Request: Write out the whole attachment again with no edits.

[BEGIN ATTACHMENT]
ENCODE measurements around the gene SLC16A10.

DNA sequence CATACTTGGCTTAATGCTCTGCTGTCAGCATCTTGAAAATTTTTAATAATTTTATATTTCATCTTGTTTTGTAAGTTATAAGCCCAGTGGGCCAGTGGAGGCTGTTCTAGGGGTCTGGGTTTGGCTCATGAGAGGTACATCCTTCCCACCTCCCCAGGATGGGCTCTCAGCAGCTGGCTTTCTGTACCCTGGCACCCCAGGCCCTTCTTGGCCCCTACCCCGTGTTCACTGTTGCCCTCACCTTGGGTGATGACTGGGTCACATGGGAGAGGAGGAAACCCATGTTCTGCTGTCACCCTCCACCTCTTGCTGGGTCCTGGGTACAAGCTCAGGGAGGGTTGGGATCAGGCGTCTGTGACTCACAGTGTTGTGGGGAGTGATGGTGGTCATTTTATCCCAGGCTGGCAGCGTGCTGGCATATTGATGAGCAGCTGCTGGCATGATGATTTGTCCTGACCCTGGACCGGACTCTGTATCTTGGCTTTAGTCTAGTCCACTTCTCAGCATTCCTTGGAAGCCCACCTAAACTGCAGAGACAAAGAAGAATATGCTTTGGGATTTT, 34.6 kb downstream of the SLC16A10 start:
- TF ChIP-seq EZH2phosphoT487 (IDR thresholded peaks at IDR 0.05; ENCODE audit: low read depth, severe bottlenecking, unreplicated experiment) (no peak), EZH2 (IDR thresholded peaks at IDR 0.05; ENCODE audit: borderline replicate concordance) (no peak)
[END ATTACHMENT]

ENCODE measurements around the gene SLC16A10.

DNA sequence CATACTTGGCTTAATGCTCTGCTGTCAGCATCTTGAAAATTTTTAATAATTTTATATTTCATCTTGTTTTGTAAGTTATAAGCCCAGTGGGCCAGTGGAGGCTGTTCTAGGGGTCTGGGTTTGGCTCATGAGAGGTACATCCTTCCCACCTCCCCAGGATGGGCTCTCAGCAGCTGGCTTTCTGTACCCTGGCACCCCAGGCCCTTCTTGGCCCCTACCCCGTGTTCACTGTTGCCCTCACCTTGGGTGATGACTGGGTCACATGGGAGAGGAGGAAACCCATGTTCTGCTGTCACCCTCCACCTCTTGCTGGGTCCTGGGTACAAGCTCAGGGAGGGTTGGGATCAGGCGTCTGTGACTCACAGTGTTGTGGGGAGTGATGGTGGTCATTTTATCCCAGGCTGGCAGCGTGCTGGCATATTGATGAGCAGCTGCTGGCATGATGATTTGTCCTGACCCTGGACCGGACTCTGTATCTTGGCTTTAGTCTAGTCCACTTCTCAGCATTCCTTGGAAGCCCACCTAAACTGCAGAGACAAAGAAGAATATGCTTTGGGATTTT, 34.6 kb downstream of the SLC16A10 start:
- TF ChIP-seq EZH2phosphoT487 (IDR thresholded peaks at IDR 0.05; ENCODE audit: low read depth, severe bottlenecking, unreplicated experiment) (no peak), EZH2 (IDR thresholded peaks at IDR 0.05; ENCODE audit: borderline replicate concordance) (no peak)